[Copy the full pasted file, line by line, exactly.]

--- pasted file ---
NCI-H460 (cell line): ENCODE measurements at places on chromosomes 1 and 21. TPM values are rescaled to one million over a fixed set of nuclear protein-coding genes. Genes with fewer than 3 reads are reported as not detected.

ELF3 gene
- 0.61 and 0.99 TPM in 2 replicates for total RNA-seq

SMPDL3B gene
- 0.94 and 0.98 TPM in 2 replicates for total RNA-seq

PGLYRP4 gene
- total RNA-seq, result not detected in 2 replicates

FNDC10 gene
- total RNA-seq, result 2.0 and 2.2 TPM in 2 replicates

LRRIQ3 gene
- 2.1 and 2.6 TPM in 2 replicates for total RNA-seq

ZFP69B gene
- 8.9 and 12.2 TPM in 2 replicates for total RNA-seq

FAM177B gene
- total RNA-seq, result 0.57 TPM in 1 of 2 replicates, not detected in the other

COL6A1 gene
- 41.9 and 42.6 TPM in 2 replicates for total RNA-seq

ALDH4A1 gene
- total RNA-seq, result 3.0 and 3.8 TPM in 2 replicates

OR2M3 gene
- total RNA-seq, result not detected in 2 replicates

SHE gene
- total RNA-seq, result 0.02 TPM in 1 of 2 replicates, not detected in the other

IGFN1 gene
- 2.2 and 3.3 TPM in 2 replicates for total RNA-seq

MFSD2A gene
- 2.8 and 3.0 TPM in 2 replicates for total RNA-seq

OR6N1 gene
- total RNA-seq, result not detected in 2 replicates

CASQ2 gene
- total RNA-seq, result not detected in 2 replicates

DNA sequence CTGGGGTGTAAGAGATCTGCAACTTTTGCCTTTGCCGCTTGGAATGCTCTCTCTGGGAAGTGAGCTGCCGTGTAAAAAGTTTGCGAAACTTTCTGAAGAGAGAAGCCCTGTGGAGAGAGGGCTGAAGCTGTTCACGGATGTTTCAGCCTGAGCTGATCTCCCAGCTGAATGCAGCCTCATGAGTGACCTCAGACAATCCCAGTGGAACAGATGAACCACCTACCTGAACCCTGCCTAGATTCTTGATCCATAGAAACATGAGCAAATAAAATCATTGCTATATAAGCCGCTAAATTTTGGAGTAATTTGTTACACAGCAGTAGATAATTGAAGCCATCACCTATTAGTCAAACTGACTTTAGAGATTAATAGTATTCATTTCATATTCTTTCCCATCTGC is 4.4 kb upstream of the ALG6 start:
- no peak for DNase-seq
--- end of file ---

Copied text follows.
NCI-H460 (cell line): ENCODE measurements at places on chromosomes 1 and 21. TPM values are rescaled to one million over a fixed set of nuclear protein-coding genes. Genes with fewer than 3 reads are reported as not detected.

ELF3 gene
- 0.61 and 0.99 TPM in 2 replicates for total RNA-seq

SMPDL3B gene
- 0.94 and 0.98 TPM in 2 replicates for total RNA-seq

PGLYRP4 gene
- total RNA-seq, result not detected in 2 replicates

FNDC10 gene
- total RNA-seq, result 2.0 and 2.2 TPM in 2 replicates

LRRIQ3 gene
- 2.1 and 2.6 TPM in 2 replicates for total RNA-seq

ZFP69B gene
- 8.9 and 12.2 TPM in 2 replicates for total RNA-seq

FAM177B gene
- total RNA-seq, result 0.57 TPM in 1 of 2 replicates, not detected in the other

COL6A1 gene
- 41.9 and 42.6 TPM in 2 replicates for total RNA-seq

ALDH4A1 gene
- total RNA-seq, result 3.0 and 3.8 TPM in 2 replicates

OR2M3 gene
- total RNA-seq, result not detected in 2 replicates

SHE gene
- total RNA-seq, result 0.02 TPM in 1 of 2 replicates, not detected in the other

IGFN1 gene
- 2.2 and 3.3 TPM in 2 replicates for total RNA-seq

MFSD2A gene
- 2.8 and 3.0 TPM in 2 replicates for total RNA-seq

OR6N1 gene
- total RNA-seq, result not detected in 2 replicates

CASQ2 gene
- total RNA-seq, result not detected in 2 replicates

DNA sequence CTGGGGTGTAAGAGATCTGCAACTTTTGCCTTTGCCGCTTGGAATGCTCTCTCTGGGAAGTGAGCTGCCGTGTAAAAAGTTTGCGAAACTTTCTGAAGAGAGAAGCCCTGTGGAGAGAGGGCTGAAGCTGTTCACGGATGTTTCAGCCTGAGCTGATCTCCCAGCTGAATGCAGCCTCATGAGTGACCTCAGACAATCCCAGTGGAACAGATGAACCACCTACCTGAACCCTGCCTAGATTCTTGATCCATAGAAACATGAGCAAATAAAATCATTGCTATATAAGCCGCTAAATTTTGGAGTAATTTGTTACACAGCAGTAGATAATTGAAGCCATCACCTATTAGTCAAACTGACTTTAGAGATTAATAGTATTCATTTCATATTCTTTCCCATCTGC is 4.4 kb upstream of the ALG6 start:
- no peak for DNase-seq